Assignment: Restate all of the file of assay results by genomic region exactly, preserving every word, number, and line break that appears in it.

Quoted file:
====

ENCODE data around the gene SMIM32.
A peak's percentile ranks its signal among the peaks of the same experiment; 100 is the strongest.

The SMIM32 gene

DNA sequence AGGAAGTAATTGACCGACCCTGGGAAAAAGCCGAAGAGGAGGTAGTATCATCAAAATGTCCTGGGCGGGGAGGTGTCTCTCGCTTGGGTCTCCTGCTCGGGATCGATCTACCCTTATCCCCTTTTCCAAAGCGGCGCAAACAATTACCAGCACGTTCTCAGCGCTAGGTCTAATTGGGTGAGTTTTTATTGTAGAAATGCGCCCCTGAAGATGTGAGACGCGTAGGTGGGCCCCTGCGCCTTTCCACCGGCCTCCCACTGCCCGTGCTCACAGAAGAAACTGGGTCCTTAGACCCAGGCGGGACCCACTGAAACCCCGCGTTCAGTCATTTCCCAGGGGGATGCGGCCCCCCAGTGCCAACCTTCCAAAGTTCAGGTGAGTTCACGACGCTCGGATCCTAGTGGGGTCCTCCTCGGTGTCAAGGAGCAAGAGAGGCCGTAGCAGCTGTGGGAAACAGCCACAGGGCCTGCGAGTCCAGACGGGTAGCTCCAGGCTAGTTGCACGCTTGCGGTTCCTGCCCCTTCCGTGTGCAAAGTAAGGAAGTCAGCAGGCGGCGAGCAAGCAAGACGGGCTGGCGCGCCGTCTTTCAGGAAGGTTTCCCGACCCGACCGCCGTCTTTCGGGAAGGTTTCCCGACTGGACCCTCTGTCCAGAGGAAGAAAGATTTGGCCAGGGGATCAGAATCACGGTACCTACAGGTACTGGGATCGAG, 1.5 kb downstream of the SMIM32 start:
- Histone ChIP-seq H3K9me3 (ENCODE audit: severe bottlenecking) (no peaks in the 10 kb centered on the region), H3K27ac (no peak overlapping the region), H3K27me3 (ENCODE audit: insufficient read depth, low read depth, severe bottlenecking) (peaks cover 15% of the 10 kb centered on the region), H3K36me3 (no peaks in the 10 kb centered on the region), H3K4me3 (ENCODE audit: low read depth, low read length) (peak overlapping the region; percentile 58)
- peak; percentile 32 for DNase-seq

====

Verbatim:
ENCODE data around the gene SMIM32.
A peak's percentile ranks its signal among the peaks of the same experiment; 100 is the strongest.

The SMIM32 gene

DNA sequence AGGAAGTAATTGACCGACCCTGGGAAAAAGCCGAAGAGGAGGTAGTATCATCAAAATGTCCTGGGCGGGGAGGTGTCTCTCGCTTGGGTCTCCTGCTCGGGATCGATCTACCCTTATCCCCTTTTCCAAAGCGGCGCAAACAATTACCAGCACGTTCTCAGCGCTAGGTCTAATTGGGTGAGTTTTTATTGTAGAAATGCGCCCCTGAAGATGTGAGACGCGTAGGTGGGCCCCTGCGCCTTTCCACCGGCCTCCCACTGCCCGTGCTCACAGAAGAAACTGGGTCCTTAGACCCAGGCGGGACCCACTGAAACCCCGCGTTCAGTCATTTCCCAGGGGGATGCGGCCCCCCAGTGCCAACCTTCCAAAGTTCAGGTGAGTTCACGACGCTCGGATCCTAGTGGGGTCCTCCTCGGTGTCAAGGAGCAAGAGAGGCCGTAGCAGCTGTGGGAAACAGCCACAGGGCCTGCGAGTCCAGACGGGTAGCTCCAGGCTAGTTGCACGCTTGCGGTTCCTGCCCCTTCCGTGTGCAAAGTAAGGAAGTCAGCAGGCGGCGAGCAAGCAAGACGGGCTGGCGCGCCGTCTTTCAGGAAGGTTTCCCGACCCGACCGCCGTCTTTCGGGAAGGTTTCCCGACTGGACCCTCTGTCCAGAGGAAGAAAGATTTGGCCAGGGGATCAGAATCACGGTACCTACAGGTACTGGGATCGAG, 1.5 kb downstream of the SMIM32 start:
- Histone ChIP-seq H3K9me3 (ENCODE audit: severe bottlenecking) (no peaks in the 10 kb centered on the region), H3K27ac (no peak overlapping the region), H3K27me3 (ENCODE audit: insufficient read depth, low read depth, severe bottlenecking) (peaks cover 15% of the 10 kb centered on the region), H3K36me3 (no peaks in the 10 kb centered on the region), H3K4me3 (ENCODE audit: low read depth, low read length) (peak overlapping the region; percentile 58)
- peak; percentile 32 for DNase-seq